Feather CES Two years ago, Delta Air Lines demonstrated a groundbreaking technology called “parallel reality”. The technology allowed up to 100 passengers to simultaneously view personalized content for their personal journey on a single digital screen. Basically, allowing each passenger to view their itinerary on the same display at the same time, making the entire flight boarding experience unique – such as in Tom Cruise’s Minority Report scene, where he personally appears in commercials/ Looking at the information passes through the mall. Him.
Now, finally, two years later, the technology will go live to the public on June 29 at Detroit Metropolitan Airport in the US. But it will still be in beta, as the company gathers feedback to understand the technology’s efficacy in the real world.
If you haven’t heard of this technique before and don’t know what it will mean for you, here’s what you need to know now.
What is Parallel Reality Technology?
The parallel reality or parallel reality display technology was developed by Delta Air Lines in collaboration with Wrong Science. This is a patented technology that was first demonstrated at CES 2020.
The technology uses Parallel Reality Pixel (its own trademarked name). A parallel reality pixel can simultaneously produce millions of controllable rays of different colors and brightness in contrast to a traditional pixel which can only produce a single color at any given moment. With these many rays of different colors and brightness, a screen can show different content to different people from different angles.
Just to make things clear, a traveler can, for example, scan his ticket in an airport, and as he walks through the area where the parallel reality display is placed, he can view the content based on his ticket. Will be able to see Now if a person holds a ticket to India, he will see the time and details of his flight to India. Also, he can watch content in Hindi, as it is a widely spoken language in India.
You don’t need glasses or any hi-fi technology for this to work, but the naked eye can perceive this technology. In the CES demo, users were asked to stand in front of various statues popular in a specific country. Therefore, a person standing near the statue of the Eiffel Tower was able to see the details of Paris, the food and the time of its flight. Similarly, all the travelers standing in front of different statues representing different countries were able to see different information depending on the statue. But this is how it was displayed at the CES event. The technology has wide use cases.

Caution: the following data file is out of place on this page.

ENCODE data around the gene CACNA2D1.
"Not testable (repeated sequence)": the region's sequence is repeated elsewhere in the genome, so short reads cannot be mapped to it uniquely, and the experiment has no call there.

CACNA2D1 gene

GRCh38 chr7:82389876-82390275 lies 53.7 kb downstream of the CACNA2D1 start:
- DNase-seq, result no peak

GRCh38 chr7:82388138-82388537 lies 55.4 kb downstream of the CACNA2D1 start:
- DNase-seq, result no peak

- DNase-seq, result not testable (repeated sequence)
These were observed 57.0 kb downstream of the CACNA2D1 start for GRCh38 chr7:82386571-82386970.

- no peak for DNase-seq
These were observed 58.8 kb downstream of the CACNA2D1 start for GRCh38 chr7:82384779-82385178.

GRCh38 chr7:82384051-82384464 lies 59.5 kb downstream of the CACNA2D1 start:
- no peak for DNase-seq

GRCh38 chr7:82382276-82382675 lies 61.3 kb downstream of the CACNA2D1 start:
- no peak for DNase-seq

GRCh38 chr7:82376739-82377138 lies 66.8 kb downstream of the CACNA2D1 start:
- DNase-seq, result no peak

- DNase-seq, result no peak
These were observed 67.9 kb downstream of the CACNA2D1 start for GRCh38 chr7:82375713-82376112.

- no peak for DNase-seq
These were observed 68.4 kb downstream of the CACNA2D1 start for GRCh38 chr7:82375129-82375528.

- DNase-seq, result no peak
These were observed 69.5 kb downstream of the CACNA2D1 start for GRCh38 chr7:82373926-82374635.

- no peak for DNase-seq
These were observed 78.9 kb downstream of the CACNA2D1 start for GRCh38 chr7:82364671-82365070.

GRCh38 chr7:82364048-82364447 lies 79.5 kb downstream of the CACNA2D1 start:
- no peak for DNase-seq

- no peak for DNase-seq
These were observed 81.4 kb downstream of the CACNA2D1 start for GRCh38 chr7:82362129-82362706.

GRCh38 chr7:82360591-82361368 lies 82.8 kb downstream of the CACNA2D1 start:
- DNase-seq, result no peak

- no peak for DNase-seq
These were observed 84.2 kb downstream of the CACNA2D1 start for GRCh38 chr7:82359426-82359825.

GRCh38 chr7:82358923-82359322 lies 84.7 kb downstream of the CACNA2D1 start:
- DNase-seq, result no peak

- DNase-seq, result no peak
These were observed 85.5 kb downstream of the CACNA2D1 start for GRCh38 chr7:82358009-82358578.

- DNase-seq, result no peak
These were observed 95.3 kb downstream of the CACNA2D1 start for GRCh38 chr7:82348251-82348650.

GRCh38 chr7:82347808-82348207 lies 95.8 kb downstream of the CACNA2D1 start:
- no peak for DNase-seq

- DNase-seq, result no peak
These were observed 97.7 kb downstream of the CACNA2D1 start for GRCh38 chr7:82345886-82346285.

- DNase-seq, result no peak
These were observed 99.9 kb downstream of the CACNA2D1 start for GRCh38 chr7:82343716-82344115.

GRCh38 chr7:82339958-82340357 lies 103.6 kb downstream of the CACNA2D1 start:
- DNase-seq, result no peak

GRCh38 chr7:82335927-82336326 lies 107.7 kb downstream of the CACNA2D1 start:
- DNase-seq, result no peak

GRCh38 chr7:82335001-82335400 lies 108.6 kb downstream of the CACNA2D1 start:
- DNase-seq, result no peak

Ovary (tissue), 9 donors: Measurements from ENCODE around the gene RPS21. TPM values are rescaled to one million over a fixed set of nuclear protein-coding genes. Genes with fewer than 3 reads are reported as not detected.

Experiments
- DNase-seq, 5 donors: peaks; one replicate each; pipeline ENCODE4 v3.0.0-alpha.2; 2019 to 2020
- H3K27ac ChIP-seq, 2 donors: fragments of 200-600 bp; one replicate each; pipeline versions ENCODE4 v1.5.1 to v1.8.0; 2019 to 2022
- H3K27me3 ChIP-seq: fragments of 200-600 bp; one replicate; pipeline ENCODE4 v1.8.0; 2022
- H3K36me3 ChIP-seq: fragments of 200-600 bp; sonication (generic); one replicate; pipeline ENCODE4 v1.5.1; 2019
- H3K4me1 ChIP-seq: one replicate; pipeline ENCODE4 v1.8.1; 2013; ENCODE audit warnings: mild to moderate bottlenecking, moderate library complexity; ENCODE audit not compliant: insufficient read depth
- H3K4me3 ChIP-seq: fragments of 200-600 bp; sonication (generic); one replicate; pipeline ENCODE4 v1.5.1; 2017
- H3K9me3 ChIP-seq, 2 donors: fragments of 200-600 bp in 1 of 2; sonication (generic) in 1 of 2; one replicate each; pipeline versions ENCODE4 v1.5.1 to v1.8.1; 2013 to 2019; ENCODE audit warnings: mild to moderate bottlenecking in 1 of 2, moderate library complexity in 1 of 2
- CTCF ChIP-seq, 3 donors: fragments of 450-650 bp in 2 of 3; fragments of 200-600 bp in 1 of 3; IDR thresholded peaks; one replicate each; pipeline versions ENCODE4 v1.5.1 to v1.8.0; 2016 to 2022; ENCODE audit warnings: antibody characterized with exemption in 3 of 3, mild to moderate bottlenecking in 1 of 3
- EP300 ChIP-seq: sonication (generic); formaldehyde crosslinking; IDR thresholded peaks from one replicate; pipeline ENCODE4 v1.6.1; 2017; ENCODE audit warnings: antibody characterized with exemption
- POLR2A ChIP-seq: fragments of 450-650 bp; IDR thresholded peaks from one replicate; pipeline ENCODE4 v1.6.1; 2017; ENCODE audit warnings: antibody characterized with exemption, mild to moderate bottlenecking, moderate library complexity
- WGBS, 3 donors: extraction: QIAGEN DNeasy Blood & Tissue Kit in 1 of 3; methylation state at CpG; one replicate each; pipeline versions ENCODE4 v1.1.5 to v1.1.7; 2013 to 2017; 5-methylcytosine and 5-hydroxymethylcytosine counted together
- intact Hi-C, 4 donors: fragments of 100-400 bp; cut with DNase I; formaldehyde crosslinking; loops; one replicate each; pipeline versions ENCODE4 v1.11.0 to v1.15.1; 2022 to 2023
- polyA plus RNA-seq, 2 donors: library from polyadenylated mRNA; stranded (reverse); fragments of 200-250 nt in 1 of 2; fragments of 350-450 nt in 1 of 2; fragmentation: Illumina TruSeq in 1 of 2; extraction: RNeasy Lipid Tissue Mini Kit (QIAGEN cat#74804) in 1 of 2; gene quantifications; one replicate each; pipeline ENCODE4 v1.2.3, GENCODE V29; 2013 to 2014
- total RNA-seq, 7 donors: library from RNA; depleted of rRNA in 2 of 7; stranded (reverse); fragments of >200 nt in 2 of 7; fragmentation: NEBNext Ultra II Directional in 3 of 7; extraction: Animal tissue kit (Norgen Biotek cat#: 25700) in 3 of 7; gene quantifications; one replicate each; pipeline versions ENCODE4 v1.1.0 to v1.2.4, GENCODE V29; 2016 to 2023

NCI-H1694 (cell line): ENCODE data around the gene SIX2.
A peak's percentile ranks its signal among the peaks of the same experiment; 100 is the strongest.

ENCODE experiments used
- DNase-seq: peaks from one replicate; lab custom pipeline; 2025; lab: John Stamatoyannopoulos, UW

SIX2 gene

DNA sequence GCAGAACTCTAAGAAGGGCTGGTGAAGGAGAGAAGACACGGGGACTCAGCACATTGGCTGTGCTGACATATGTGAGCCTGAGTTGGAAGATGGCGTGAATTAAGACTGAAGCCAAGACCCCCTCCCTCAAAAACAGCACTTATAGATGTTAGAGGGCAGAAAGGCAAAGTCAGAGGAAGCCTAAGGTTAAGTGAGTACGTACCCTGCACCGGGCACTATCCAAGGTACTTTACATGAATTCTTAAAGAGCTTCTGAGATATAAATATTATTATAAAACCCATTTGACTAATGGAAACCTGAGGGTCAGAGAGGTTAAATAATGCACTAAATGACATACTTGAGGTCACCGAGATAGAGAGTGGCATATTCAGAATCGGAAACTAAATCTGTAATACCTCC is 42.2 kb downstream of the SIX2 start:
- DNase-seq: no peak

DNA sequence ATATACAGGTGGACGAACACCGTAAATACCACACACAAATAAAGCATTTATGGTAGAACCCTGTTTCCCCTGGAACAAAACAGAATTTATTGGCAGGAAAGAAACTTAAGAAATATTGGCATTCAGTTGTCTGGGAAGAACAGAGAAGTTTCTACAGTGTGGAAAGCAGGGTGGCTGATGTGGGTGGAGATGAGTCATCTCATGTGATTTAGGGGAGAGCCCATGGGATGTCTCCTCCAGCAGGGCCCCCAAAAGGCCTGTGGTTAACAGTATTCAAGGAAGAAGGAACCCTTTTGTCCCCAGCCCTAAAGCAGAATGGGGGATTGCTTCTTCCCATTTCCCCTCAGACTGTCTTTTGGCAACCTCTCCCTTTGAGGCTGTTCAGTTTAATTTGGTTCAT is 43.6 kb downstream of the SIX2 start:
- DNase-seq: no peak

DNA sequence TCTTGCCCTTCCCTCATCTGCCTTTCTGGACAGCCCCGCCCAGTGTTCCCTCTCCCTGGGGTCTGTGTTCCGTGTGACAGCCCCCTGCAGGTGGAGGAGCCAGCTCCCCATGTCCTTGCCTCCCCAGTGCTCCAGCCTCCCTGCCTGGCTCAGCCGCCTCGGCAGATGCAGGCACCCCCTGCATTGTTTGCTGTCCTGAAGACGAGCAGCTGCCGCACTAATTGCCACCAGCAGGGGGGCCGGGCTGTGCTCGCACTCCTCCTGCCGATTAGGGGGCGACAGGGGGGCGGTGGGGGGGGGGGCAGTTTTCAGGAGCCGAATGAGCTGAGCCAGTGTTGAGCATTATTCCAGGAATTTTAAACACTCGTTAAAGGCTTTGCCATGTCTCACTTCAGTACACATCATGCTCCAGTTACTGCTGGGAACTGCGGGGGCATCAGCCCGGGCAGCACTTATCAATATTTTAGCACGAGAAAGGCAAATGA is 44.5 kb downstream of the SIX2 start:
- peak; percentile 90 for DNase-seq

use technology cases
The technology has a use case in various fields. Screens can be used for advertising, entertainment, marketing and other purposes in places like streets, malls and airports. That being said, the popular mall scene of the Minority Report movie starring Tom Cruise is finally coming out. But of course, a little tweaked.
However, it is worth noting that in the room where the Parallel Reality Display is present, there will be sensors and cameras in addition to the screen. Once you’ve scanned your ticket at entry, the sensors and camera will follow you until you exit. MisApplied Sciences shows that this technology can work with up to 100 people at the same time, meaning it would be perfect for slightly crowded spaces.
Personalized content could boom in the near future
Although it is not confirmed, we can expect this technology to work with more than 100 people simultaneously in the near future. But it may take some time. Plus, the beta experience set to go live at Detroit Metropolitan Airport will be the first time the technology is going public. As it grows, we may see it being used in more places, followed by more similar types of technology in the future.
Having said that, expect personalized advertising and marketing to become more specialized in the future. And we may never know, this technology or something similar could be used at the Times Square Plaza in New York to display content a few years later. So, get ready for a future filled with personalized ads, if not sooner then in the next five to ten years.
Sci-fi movie-like ‘parallel reality’ technology is finally going public at airports: Here’s how it’ll impress you first on BGR India.